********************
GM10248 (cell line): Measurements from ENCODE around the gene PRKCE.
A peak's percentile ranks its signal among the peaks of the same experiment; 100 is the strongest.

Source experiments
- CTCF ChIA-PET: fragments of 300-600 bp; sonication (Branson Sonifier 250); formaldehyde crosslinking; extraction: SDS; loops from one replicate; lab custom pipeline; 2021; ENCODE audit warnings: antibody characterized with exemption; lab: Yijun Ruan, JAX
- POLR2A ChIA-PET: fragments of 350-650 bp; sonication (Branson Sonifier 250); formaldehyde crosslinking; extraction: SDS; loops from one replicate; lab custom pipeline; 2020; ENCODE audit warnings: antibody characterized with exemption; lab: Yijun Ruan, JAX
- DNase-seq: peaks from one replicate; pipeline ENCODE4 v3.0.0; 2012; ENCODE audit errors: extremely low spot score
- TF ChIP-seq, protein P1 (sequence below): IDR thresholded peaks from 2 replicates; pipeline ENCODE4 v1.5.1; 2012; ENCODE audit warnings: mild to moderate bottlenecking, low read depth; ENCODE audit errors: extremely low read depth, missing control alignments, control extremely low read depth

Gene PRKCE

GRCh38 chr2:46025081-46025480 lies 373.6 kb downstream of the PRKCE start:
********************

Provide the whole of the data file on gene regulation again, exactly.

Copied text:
GM10248 (cell line): Measurements from ENCODE around the gene PRKCE.
A peak's percentile ranks its signal among the peaks of the same experiment; 100 is the strongest.

Source experiments
- CTCF ChIA-PET: fragments of 300-600 bp; sonication (Branson Sonifier 250); formaldehyde crosslinking; extraction: SDS; loops from one replicate; lab custom pipeline; 2021; ENCODE audit warnings: antibody characterized with exemption; lab: Yijun Ruan, JAX
- POLR2A ChIA-PET: fragments of 350-650 bp; sonication (Branson Sonifier 250); formaldehyde crosslinking; extraction: SDS; loops from one replicate; lab custom pipeline; 2020; ENCODE audit warnings: antibody characterized with exemption; lab: Yijun Ruan, JAX
- DNase-seq: peaks from one replicate; pipeline ENCODE4 v3.0.0; 2012; ENCODE audit errors: extremely low spot score
- TF ChIP-seq, protein P1 (sequence below): IDR thresholded peaks from 2 replicates; pipeline ENCODE4 v1.5.1; 2012; ENCODE audit warnings: mild to moderate bottlenecking, low read depth; ENCODE audit errors: extremely low read depth, missing control alignments, control extremely low read depth

Gene PRKCE

GRCh38 chr2:46025081-46025480 lies 373.6 kb downstream of the PRKCE start: